To be precise, research has found that many companies do exactly that: 46% of companies were concerned about their employees’ delegation skills. At the same time, only 28% of those companies offered any training on the topic.
The point is, if you want your workers to be good at something, you have to invest in their training.
However, training is often not enough. In an interview for Remodeling, Fortitude Consulting’s John Boggs advises business owners to also offer the necessary resources to get the job done.
“It’s not always money—sometimes it’s people and equipment,” Boggs says, stressing the importance of having the right tools at the workplace.
This statement is especially true in the construction industry, where the quality and availability of tools and equipment can affect the entire project, including its cost and deadline.
If you want your workers to handle tasks independently, empower them by offering them enough equipment.
For example, tool tracking is a great way to keep track of all your tools and let your team check precisely what they can use and when.
Software like GoCodes allows your team to find a tool in the database and see whether it’s checked out, all without having to leave their workplace or contact the manager.
Therefore, the process empowers the worker and allows them to locate and check out the tool on their own.
Choose the Right Team Member for the Task
It’s easy to delegate if you know your employees’ strengths and weaknesses.
If you don’t, you’ll be setting yourself and the employee up for failure because you’ll probably be giving out tasks that don’t match the worker’s knowledge or skill set.
Such tasks will additionally burden the worker, take more time to finish, and their quality won’t be as high as expected.
The point of delegation is to allow someone else to finish a task. However, if the person you choose doesn’t know or can’t do that, your delegation is pointless and will cause even more problems for you.
You will not only have to do the task yourself or ask someone else for help, but the incident will negatively impact the person who failed at accomplishing the task.
Entrepreneur research by Gallup showed that people who knew how to delegate achieved better results on a company scale than those who didn’t.
Such companies had a 122% higher growth rate and generated 33% more revenue, which again shows that delegation can benefit you greatly if you learn how to do it properly.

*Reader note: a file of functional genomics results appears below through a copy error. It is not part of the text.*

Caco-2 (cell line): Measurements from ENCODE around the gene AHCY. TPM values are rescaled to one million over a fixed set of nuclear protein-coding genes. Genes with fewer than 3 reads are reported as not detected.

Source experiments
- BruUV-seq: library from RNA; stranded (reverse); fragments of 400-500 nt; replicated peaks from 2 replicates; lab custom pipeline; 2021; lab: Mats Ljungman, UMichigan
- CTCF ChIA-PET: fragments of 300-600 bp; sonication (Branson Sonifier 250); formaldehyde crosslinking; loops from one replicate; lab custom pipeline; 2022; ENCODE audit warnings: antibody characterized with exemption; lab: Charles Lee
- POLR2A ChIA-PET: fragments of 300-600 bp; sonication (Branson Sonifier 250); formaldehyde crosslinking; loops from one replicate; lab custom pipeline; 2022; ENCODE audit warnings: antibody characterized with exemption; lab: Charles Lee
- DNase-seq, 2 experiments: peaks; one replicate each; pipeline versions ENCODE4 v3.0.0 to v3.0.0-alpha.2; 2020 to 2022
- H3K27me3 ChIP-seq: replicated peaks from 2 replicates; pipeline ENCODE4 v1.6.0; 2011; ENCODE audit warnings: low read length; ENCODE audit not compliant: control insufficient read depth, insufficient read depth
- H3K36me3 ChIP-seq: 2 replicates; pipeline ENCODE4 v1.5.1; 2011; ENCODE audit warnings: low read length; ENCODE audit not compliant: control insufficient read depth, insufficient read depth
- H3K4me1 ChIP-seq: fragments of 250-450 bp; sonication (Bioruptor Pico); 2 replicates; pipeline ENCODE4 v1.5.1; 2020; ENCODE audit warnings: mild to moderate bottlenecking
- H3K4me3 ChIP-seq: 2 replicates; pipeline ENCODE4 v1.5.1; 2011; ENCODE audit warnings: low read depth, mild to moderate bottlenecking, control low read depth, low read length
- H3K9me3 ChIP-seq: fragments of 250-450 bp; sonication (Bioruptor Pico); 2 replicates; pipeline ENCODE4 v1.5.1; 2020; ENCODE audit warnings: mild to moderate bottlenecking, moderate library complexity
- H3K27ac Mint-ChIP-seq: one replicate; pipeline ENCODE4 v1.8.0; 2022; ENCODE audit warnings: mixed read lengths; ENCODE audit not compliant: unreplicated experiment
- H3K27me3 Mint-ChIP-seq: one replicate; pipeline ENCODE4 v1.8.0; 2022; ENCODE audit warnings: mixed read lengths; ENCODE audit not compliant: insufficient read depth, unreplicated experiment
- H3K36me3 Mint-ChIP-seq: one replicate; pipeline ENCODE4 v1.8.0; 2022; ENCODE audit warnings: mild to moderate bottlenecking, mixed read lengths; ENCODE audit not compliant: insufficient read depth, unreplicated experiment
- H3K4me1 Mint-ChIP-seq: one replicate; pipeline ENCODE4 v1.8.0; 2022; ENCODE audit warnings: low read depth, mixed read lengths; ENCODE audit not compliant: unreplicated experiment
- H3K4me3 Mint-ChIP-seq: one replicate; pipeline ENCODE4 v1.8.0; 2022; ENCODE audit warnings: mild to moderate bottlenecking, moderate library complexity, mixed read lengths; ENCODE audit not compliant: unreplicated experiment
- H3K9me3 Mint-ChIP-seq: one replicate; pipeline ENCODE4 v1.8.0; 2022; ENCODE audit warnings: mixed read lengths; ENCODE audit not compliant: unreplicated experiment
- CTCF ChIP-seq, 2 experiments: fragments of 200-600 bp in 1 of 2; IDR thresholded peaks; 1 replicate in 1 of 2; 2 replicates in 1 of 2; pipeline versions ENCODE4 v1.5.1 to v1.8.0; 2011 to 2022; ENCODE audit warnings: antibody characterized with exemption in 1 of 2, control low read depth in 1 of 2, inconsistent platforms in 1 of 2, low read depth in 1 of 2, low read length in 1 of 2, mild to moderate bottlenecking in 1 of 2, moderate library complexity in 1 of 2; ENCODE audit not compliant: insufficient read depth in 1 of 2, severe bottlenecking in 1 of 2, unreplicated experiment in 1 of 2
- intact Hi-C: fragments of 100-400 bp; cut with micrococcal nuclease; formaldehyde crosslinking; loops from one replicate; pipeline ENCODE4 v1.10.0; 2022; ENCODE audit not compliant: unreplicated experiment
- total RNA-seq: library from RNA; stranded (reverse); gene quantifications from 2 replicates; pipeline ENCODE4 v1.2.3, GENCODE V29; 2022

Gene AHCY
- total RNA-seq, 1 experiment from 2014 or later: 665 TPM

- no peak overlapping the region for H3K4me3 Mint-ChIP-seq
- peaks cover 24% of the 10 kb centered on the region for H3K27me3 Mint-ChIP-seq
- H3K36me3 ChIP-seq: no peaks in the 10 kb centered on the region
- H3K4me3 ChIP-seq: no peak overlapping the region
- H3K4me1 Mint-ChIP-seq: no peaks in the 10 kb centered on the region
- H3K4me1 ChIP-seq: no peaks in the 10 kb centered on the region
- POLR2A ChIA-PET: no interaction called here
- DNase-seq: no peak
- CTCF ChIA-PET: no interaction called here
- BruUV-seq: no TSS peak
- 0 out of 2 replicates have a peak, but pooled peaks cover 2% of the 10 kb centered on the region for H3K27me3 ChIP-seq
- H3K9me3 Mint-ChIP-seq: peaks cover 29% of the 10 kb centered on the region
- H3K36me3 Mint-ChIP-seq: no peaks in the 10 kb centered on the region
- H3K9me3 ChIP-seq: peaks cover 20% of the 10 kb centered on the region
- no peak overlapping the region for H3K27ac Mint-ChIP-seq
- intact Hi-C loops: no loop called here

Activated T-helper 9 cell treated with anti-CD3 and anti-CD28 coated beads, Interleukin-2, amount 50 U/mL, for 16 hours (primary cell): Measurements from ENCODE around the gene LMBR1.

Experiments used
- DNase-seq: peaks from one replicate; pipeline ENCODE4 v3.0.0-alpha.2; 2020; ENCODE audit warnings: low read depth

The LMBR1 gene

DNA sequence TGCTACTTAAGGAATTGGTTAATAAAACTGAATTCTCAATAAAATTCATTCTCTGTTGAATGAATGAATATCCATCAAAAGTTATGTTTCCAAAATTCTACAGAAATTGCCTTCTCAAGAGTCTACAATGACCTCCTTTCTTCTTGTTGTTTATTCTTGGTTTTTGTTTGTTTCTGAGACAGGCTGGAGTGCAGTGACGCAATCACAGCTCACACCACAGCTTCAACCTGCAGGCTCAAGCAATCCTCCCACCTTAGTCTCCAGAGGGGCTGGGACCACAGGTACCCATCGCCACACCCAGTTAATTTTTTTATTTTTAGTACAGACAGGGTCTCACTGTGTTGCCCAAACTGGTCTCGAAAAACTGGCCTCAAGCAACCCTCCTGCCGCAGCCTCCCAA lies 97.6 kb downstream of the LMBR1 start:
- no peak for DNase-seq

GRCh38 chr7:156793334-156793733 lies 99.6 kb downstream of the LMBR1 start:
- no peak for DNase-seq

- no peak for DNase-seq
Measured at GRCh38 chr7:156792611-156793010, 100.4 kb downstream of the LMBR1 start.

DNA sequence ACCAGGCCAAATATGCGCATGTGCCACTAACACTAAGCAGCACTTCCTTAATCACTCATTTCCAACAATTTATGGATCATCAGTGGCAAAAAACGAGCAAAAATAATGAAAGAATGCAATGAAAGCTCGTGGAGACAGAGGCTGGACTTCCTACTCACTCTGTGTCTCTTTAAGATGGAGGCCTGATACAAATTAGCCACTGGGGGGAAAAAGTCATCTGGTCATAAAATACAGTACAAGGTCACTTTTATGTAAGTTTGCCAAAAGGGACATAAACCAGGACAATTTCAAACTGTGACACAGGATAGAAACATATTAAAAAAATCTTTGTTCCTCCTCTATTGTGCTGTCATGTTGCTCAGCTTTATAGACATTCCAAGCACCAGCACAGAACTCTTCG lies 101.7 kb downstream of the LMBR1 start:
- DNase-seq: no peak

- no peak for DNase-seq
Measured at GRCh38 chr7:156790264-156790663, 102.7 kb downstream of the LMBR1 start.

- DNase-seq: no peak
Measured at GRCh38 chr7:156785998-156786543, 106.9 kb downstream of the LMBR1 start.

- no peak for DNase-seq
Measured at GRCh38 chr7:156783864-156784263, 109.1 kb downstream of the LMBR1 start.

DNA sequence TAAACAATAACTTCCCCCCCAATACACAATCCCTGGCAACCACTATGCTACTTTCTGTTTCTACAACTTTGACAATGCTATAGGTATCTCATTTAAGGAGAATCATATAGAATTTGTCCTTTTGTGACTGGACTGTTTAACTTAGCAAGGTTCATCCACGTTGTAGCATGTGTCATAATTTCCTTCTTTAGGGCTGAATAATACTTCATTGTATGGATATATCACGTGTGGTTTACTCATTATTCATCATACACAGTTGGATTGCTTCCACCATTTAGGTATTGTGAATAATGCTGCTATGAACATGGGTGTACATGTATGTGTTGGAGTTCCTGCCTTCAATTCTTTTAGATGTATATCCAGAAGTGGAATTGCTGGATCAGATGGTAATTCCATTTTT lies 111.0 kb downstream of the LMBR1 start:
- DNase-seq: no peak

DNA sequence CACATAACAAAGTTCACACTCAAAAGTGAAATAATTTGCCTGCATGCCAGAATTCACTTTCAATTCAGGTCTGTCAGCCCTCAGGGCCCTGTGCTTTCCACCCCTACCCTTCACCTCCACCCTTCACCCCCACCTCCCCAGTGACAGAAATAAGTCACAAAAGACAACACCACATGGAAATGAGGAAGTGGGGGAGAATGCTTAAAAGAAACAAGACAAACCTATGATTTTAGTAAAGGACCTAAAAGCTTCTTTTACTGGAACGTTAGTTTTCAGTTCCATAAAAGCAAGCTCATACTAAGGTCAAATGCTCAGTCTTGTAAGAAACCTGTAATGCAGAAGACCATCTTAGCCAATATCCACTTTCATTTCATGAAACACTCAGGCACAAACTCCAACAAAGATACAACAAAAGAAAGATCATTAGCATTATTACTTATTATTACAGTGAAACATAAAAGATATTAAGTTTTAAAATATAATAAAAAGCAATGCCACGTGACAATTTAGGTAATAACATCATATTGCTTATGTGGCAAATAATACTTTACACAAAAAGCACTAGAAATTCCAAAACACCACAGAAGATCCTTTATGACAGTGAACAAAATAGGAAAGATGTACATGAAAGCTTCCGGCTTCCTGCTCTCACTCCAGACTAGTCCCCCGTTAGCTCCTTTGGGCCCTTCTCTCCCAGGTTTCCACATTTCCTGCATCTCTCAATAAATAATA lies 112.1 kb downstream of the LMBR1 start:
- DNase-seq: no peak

Gallup explains that the managers with a talent for delegation chose to delegate based on skill sets rather than availability.
In other words, they chose the person who was qualified to take on a task instead of choosing someone that was free at the time or someone who could do it quickly.
According to the research, this type of delegation is the way to go as it plays on your team’s strengths and motivates them while ensuring that the job gets done correctly.
Because such managers gave the tasks to people who were the best fit for the job, they achieved excellent results. The employees felt more motivated and empowered to do the job since they did something perfectly suited to their skillset.
The next time you run into a task that you can delegate, try to think of the right person for the job instead of looking for someone who happens to be available or volunteers for the role.
Follow Up Without Micromanaging
Micromanagement can spell doom for your company morale, so steer clear of it when following up on delegated work.
We all have the urge to double-check and see if we or someone else has missed a point or two, but we’re not always aware of the effect it has on the micromanaged.
A study confirmed what everyone already knew: people don’t appreciate this type of management.
More precisely, 85% of people reported micromanagement harmed their morale, while 36% quit their job because of it. Micromanaging your employees will also interfere with their performance, as confirmed by 71% of survey respondents.
Clearly, micromanaging is not the way to go if you want a happy and productive team.
Is the solution to delegate, leave your team to it, and hope for the best? Absolutely not. Such an attitude won’t give you any results either since you won’t provide feedback to your team and help them improve.
You need to find ways to follow up on the delegated work without seeming like you are micromanaging the person. Jeffrey Pfeffer, Professor of Organizational Behavior, thinks delegation should give people ample opportunity to learn and improve.
A good way of keeping up with the delegated work without micromanaging is agreeing on daily email progress updates or weekly one-on-one meetings, depending on the importance and urgency of the said task.
Such check-ins will allow you to stay in the loop and understand the progress without making the employee feel like they have to report their every more.
During such check-ins, you can ask the worker to report points that caused them issues since this gives you the perfect opportunity to help them figure out how to solve the problem.
Pfeffer also warns about being too lax and not keeping up with the task. Instead, you should strive for the perfect balance and stay in the know on significant points and overall progress while not managing every job detail.
The act of delegating comes after carefully deciding which task you should even give your employees and which workers are best qualified to do it well, based on their skillset.
Because of all of this, delegating isn’t as easy as just assigning responsibility to someone else.
However, if you consider your workers’ skills and knowledge and the importance and urgency of the task, you’ll be able to make more informed decisions.
When you also fight the urge to micromanage while catching up with the task’s progress, you’ll ace the delegation process and reap all its benefits.